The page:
- Read through the Psalms (three per day) and Proverbs (1 chapter each day) in one month.
If you want a more detailed plan, three different plans are listed below. These are designed for three types of readers, but you can choose whichever fits your life best. Of course, you can always make your own plan too. But these three plans may help you get started – and that’s what matters when you’re just starting.
Before explaining the three plans, remember that these are designed for those who are just starting to read the Bible or who are getting restarted. Deeper, more robust plans will be covered in another post.
For the Brand-New Beginner
Knowing Jesus is the point of the Bible. You should be reading it to know Him – not just to learn some facts. Because Jesus is the entire point of the Bible, the Brand-New Beginner needs to start with a gospel.
My suggestion for what Brand-New Beginners should read is the Gospel of Mark. The Gospel of John, a more common suggestion, would be my second choice. Here’s why I’d choose Mark:
- Mark is the shortest Gospel.
- Because it is short, Mark provides readers with a burst of “I can do this” energy and motivation from the beginning.
- Mark is the gospel of action. There aren’t any super long sermons, such as the Sermon on the Mount in Matthew, or prayers, like the High Priestly Prayer in John.
- Mark hits all the best-known parts of Jesus’ life and ministry. It will feel familiar to anyone with even a passing knowledge of Jesus.
- Anyone who has absolutely no knowledge of Jesus will find a thorough and easy-to-understand overview of His life, ministry, teaching, death, and resurrection.
The Brand-New Beginner plan is pretty simple:
- Read 5 – 10 verses in Mark every day.
- Then write down one thing you learned and one way you can live out what you learned. That’s two sentences.
That’s it – the whole plan. Don’t worry about how long it will take you. Remember, you’re focused on consistency, not volume. As for where you write your two sentences? An index card, a notes app, a journal, or a sticky note. It doesn’t matter – just right it down so you can reread it at least once. Plus, the act of writing helps you to remember.
For the “I’m Just So Busy” Believer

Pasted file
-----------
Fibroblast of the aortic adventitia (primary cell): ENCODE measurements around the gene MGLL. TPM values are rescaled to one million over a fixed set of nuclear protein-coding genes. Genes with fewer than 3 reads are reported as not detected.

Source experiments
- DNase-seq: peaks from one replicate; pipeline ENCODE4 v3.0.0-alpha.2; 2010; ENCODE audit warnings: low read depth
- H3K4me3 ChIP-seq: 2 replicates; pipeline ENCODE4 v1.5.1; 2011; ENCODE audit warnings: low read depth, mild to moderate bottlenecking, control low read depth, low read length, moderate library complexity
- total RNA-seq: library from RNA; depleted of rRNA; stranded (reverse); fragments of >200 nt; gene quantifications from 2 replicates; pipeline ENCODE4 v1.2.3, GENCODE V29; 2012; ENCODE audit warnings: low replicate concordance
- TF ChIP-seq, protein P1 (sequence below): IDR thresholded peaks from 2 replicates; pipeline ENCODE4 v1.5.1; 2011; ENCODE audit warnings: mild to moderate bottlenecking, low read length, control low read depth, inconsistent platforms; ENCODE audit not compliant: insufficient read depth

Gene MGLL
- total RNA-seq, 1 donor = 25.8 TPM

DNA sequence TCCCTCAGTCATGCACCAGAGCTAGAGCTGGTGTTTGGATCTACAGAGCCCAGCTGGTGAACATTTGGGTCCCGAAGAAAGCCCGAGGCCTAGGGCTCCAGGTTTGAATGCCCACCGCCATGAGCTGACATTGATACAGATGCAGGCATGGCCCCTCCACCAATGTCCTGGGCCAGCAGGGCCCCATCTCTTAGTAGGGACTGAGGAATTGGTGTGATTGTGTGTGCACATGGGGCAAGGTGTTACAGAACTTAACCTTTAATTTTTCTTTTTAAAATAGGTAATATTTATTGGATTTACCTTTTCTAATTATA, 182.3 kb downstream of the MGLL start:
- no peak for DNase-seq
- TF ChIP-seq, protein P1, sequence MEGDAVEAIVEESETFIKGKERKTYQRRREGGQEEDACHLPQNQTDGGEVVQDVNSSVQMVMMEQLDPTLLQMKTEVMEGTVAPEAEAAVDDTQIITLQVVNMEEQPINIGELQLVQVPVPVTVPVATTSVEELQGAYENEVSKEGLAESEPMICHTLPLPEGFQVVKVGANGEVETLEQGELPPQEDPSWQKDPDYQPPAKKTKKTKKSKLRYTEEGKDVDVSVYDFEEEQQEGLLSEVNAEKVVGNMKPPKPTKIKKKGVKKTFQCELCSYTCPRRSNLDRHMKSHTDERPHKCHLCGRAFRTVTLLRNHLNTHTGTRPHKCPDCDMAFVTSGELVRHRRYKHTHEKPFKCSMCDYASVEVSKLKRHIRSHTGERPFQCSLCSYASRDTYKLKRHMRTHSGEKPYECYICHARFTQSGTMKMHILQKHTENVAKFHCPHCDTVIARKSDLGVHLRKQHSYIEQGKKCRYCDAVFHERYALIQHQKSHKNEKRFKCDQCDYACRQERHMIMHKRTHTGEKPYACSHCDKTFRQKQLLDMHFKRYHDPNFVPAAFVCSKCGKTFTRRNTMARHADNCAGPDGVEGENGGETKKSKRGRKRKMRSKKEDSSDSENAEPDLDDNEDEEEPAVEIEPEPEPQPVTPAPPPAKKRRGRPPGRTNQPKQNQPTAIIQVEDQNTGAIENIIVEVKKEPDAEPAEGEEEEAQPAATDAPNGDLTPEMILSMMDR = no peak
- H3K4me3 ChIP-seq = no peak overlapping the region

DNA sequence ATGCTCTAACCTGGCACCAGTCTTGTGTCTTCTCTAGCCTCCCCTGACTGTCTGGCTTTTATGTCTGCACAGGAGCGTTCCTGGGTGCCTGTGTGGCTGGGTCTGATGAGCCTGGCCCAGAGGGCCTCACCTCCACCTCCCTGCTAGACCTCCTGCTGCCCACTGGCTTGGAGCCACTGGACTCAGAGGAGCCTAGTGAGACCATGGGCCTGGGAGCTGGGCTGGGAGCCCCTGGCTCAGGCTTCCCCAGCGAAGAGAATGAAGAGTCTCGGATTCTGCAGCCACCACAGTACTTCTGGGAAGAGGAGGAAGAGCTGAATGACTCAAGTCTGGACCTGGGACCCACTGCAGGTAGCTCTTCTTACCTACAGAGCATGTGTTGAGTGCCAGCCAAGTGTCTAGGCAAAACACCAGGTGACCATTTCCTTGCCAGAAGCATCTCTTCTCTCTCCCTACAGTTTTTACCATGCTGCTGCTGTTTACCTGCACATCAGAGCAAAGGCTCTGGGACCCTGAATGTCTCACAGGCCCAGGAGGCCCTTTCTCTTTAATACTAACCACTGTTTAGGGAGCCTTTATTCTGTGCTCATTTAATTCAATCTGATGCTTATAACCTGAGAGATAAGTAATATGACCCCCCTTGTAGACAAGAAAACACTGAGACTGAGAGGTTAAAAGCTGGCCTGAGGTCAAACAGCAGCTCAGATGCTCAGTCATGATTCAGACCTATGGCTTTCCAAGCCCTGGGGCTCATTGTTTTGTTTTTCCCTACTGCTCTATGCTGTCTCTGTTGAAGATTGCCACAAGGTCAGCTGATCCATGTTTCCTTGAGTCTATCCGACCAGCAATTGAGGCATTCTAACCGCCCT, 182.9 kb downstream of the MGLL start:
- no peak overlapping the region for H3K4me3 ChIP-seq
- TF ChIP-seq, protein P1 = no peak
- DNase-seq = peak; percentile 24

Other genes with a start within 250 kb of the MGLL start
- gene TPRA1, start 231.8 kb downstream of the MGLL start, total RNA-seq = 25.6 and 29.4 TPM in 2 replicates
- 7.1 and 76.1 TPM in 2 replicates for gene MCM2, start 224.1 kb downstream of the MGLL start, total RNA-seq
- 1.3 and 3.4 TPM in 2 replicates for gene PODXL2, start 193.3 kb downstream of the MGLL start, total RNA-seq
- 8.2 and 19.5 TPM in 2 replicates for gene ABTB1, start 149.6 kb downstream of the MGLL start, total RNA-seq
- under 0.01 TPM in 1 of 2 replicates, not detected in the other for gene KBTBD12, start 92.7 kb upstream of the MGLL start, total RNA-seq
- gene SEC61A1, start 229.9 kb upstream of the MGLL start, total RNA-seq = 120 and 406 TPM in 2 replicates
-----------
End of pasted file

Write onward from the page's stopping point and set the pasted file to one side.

You have been a believer for a while. You used to read the Word regularly. Maybe before kids or before your promotion. Maybe you’re recently divorced or your husband is deployed or your mom has cancer.
For whatever reason, this season of your life is overwhelming you, and the Bible is getting shoved aside. You keep promising yourself you’ll do better, and get back into the habit. But life.
Before going over the plan, remember this: You are greatly loved and Jesus knows everything you are going through right now.
That’s not an excuse for continuing to ignore time in God’s Word. Instead, it’s an encouragement to remind you that He is waiting for you in the pages of your Bible. Waiting to give you the wisdom, peace, direction, discernment, joy, and faith that your spirit is thirsting for.
The “I’m Just So Busy” plan focuses on epistles. Reading some of the shorter epistles will do a few things for you:
- Because the epistles are packed with spirit-reviving truth and practical wisdom, you can get so much out of only a few verses. Sometimes you may only need to read two or three verses to feel Jesus speaking healing and peace to you.
- The richness of the epistles means you truly can fill your spirit and prepare for the day in only a few minutes.
- As you become reacquainted with the amazing blessings that come from even the shortest time in God’s Word, your hunger for the Word will grow. And you’ll begin to find time for drinking deeper of that Living Water.
- As you complete first one book, then another, and another, you’ll gain confidence in your ability to make God’s Word a priority in your life again. Making the Bible a priority will whet your thirst for more and more and more.
The “I’m Just So Busy” Plan:
- Beginning with Philippians, read these epistles in this order:
- Philippians – because it will increase your joy as you focus on Jesus.
- Colossians – because it will teach you so much about who Jesus is and how much He loves you.
- Ephesians – because it will teach you how important the church is and encourage you to draw strength from relationships with other believers.
- James – because it will show you how to live wisely no matter what your circumstances are
- 1 Peter – because you will be reminded of what great blessings are yours in Christ, and that this season of struggle is only temporary.
- Read 3-10 verses every day. Focus on fewer, but with clear teaching to hold onto throughout the day.
- Write down one thing you learned and one way you can live out what you learned.
Again, don’t focus on trying to finish any book by a certain deadline – or all those books by such-and-such a dayte. Instead, focus on spending time with Jesus and taking one thought with you into each day.